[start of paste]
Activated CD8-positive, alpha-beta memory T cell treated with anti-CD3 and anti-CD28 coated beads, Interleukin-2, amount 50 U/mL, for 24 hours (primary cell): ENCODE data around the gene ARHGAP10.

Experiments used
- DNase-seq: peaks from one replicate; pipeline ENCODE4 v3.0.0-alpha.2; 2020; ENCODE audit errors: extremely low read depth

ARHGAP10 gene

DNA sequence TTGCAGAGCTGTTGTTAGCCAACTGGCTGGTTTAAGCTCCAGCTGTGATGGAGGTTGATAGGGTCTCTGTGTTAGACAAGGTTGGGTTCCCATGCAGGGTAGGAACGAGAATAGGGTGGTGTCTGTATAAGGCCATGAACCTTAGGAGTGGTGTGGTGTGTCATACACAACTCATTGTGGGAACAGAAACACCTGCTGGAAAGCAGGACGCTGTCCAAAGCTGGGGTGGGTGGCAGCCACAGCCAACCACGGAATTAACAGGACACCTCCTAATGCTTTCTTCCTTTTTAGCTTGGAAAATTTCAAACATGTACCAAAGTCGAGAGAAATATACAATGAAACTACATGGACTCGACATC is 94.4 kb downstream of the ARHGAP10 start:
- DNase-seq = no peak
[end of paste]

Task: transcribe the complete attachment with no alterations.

Activated CD8-positive, alpha-beta memory T cell treated with anti-CD3 and anti-CD28 coated beads, Interleukin-2, amount 50 U/mL, for 24 hours (primary cell): ENCODE data around the gene ARHGAP10.

Experiments used
- DNase-seq: peaks from one replicate; pipeline ENCODE4 v3.0.0-alpha.2; 2020; ENCODE audit errors: extremely low read depth

ARHGAP10 gene

DNA sequence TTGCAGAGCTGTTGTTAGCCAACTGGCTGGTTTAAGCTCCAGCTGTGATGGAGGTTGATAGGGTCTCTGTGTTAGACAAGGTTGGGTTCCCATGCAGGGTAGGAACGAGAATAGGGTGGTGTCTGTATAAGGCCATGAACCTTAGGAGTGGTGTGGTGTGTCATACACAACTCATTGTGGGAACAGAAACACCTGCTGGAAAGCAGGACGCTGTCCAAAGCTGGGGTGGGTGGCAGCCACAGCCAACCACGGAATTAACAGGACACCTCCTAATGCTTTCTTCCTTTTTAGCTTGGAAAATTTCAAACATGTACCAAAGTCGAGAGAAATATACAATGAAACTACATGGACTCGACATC is 94.4 kb downstream of the ARHGAP10 start:
- DNase-seq = no peak